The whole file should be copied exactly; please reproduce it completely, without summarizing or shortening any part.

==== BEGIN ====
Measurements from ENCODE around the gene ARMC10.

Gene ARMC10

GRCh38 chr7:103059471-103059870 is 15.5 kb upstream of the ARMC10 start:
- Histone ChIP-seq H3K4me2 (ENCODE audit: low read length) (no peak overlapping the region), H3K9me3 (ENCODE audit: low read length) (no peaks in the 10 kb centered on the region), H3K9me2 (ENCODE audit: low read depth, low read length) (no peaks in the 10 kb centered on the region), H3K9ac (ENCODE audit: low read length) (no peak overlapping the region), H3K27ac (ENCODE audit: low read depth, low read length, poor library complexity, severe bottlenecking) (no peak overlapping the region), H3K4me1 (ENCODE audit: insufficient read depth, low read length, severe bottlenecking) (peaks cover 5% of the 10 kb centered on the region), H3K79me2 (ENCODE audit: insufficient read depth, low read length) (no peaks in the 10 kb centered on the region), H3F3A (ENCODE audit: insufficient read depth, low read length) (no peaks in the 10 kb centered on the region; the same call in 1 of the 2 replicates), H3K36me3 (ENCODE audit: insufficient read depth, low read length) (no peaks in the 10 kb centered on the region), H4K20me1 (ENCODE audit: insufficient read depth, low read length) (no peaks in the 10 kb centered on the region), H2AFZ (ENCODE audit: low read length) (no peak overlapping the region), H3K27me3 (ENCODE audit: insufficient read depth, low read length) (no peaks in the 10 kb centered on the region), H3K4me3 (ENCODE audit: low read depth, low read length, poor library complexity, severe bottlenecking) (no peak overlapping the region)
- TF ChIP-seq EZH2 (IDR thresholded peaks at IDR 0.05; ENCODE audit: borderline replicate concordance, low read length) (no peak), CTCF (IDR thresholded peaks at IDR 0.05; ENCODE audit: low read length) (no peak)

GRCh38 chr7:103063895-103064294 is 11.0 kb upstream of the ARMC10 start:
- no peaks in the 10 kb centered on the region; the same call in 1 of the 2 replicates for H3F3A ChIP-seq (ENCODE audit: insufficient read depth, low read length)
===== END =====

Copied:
Measurements from ENCODE around the gene ARMC10.

Gene ARMC10

GRCh38 chr7:103059471-103059870 is 15.5 kb upstream of the ARMC10 start:
- Histone ChIP-seq H3K4me2 (ENCODE audit: low read length) (no peak overlapping the region), H3K9me3 (ENCODE audit: low read length) (no peaks in the 10 kb centered on the region), H3K9me2 (ENCODE audit: low read depth, low read length) (no peaks in the 10 kb centered on the region), H3K9ac (ENCODE audit: low read length) (no peak overlapping the region), H3K27ac (ENCODE audit: low read depth, low read length, poor library complexity, severe bottlenecking) (no peak overlapping the region), H3K4me1 (ENCODE audit: insufficient read depth, low read length, severe bottlenecking) (peaks cover 5% of the 10 kb centered on the region), H3K79me2 (ENCODE audit: insufficient read depth, low read length) (no peaks in the 10 kb centered on the region), H3F3A (ENCODE audit: insufficient read depth, low read length) (no peaks in the 10 kb centered on the region; the same call in 1 of the 2 replicates), H3K36me3 (ENCODE audit: insufficient read depth, low read length) (no peaks in the 10 kb centered on the region), H4K20me1 (ENCODE audit: insufficient read depth, low read length) (no peaks in the 10 kb centered on the region), H2AFZ (ENCODE audit: low read length) (no peak overlapping the region), H3K27me3 (ENCODE audit: insufficient read depth, low read length) (no peaks in the 10 kb centered on the region), H3K4me3 (ENCODE audit: low read depth, low read length, poor library complexity, severe bottlenecking) (no peak overlapping the region)
- TF ChIP-seq EZH2 (IDR thresholded peaks at IDR 0.05; ENCODE audit: borderline replicate concordance, low read length) (no peak), CTCF (IDR thresholded peaks at IDR 0.05; ENCODE audit: low read length) (no peak)

GRCh38 chr7:103063895-103064294 is 11.0 kb upstream of the ARMC10 start:
- no peaks in the 10 kb centered on the region; the same call in 1 of the 2 replicates for H3F3A ChIP-seq (ENCODE audit: insufficient read depth, low read length)